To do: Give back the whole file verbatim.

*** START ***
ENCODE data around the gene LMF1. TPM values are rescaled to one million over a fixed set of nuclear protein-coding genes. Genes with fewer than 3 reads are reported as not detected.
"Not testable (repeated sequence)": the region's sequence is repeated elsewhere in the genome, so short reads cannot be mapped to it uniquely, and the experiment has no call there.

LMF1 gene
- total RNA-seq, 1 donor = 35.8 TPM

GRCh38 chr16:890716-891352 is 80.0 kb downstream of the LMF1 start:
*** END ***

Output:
ENCODE data around the gene LMF1. TPM values are rescaled to one million over a fixed set of nuclear protein-coding genes. Genes with fewer than 3 reads are reported as not detected.
"Not testable (repeated sequence)": the region's sequence is repeated elsewhere in the genome, so short reads cannot be mapped to it uniquely, and the experiment has no call there.

LMF1 gene
- total RNA-seq, 1 donor = 35.8 TPM

GRCh38 chr16:890716-891352 is 80.0 kb downstream of the LMF1 start: